Myanmar is undergoing a historic transition. After decades of armed conflict and economic stagnation, the country is beginning to make important strides toward realizing its potential and the aspirations of its people.
Our engagement in Myanmar started more than 60 years ago when it became a member of the World Bank, soon after gaining independence from British rule.
Back in 1955, the Bank’s first economic report stated: “the lack of security remains a disrupting influence on the economic life of the country” while “the long term economic potentials are bright” on account of its moderate population growth and abundant natural resources. It also noted the importance of “encouraging private sector enterprise to improve the standard of living of the people”— these are topics that continue to resonate in today’s development discourse.
In the early 1950s, Myanmar’s GDP per-capita was comparable to that of Thailand, Korea, and Indonesia. Like others in the region, Myanmar was coming out from colonial rule and a period of struggle. Sixty years on, Myanmar has a per capita GDP just above $1,100, less than one third the average for ASEAN countries and one of the lowest in East Asia.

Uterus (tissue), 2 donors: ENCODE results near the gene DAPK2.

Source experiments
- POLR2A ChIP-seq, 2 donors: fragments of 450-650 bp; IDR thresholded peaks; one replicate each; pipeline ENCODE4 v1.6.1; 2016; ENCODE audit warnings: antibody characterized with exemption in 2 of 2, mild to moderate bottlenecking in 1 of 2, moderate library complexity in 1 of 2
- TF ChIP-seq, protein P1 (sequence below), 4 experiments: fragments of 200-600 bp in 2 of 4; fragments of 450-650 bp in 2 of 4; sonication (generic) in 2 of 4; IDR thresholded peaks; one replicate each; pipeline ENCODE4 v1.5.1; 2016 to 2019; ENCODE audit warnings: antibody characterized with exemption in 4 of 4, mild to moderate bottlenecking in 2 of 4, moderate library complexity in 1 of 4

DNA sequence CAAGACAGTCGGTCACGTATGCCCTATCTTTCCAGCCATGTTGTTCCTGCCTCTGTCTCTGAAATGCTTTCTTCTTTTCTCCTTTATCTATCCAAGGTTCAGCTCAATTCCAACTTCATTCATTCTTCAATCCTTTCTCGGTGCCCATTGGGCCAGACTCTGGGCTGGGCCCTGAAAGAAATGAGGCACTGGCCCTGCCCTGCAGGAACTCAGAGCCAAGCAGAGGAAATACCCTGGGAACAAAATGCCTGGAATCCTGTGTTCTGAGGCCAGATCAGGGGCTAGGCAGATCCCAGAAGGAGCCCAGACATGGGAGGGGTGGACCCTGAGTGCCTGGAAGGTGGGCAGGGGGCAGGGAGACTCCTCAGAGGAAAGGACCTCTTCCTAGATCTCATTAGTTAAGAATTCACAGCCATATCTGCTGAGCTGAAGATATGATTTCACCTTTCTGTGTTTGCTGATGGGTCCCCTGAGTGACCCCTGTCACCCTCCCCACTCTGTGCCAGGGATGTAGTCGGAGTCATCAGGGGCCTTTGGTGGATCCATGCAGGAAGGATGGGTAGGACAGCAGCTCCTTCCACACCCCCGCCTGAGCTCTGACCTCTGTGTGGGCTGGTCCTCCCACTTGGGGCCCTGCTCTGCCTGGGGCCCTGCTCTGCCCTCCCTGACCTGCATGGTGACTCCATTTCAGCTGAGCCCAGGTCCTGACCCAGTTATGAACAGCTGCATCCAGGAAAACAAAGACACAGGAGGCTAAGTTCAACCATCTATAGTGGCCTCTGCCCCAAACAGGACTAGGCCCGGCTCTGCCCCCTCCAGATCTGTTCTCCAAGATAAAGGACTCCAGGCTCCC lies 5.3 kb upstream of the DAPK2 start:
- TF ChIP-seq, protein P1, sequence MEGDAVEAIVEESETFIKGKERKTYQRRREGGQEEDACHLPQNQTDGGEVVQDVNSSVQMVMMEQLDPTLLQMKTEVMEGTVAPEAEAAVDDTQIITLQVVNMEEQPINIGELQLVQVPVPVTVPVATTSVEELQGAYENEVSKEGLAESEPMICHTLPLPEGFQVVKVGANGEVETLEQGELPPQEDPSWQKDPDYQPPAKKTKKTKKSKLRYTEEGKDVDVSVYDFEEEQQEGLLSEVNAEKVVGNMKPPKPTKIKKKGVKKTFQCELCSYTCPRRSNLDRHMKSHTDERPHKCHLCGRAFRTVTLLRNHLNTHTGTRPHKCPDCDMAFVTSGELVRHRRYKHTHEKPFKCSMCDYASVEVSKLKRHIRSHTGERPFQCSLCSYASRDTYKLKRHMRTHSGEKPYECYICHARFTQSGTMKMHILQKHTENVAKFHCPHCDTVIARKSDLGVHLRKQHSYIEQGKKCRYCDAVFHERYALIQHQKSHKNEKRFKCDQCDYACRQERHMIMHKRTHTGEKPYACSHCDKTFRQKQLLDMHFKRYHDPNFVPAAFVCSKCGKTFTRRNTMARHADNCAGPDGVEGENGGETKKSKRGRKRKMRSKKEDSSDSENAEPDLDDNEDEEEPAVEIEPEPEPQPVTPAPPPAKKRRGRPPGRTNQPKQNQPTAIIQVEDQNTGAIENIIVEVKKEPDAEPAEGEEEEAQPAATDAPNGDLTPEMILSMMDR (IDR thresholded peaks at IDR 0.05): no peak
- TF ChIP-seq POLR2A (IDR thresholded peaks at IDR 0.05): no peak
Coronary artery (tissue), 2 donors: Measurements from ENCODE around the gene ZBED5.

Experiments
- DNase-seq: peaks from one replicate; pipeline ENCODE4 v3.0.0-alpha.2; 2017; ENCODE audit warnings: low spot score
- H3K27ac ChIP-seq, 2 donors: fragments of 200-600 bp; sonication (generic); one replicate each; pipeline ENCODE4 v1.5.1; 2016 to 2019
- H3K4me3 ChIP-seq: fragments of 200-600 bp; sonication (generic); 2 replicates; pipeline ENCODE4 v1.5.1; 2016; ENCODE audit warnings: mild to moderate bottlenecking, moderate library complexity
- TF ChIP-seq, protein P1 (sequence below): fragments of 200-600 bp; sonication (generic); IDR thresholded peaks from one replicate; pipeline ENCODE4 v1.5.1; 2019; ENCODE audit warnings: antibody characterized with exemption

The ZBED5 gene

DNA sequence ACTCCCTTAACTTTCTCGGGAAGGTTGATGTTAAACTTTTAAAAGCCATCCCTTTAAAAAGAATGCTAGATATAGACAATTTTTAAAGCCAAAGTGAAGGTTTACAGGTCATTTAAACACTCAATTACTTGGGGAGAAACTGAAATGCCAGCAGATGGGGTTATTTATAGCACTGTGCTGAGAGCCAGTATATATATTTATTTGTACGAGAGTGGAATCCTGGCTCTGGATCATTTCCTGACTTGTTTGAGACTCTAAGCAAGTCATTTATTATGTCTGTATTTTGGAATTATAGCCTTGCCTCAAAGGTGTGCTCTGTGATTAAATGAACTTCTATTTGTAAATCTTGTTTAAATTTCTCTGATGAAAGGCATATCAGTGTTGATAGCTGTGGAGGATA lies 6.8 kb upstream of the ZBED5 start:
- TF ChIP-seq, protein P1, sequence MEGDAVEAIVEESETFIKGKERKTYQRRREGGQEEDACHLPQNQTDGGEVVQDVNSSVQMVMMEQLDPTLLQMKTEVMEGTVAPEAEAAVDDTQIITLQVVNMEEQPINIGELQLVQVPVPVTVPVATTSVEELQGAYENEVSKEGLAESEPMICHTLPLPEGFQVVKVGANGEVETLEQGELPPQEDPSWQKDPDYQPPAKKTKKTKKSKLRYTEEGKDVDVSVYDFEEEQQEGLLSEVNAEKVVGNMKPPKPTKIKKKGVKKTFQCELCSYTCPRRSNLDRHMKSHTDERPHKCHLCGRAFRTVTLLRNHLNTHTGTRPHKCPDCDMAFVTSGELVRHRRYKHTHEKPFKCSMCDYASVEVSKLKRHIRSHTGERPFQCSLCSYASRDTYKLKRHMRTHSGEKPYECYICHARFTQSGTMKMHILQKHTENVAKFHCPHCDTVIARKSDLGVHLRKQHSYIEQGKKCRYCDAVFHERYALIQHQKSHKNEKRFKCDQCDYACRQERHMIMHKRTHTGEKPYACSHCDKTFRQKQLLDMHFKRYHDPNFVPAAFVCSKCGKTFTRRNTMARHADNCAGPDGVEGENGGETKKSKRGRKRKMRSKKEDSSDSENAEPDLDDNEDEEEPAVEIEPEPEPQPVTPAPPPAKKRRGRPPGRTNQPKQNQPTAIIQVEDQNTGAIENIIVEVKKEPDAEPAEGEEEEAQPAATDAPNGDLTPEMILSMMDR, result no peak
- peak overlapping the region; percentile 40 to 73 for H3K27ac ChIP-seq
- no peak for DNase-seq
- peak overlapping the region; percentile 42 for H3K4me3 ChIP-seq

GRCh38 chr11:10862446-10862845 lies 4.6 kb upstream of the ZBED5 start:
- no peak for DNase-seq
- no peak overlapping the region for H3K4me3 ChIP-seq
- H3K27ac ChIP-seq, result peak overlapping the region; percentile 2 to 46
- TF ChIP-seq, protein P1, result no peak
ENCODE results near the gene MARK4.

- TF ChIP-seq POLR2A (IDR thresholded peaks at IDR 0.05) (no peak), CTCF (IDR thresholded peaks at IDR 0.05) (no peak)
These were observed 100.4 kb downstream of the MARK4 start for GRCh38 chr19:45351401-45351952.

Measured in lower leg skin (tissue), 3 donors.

The good news is that Myanmar has begun the catch up process. Major political and economic reforms since 2011 have increased civil liberties, reduced armed conflict, and removed constraints to trade and private enterprise that long held back the economy.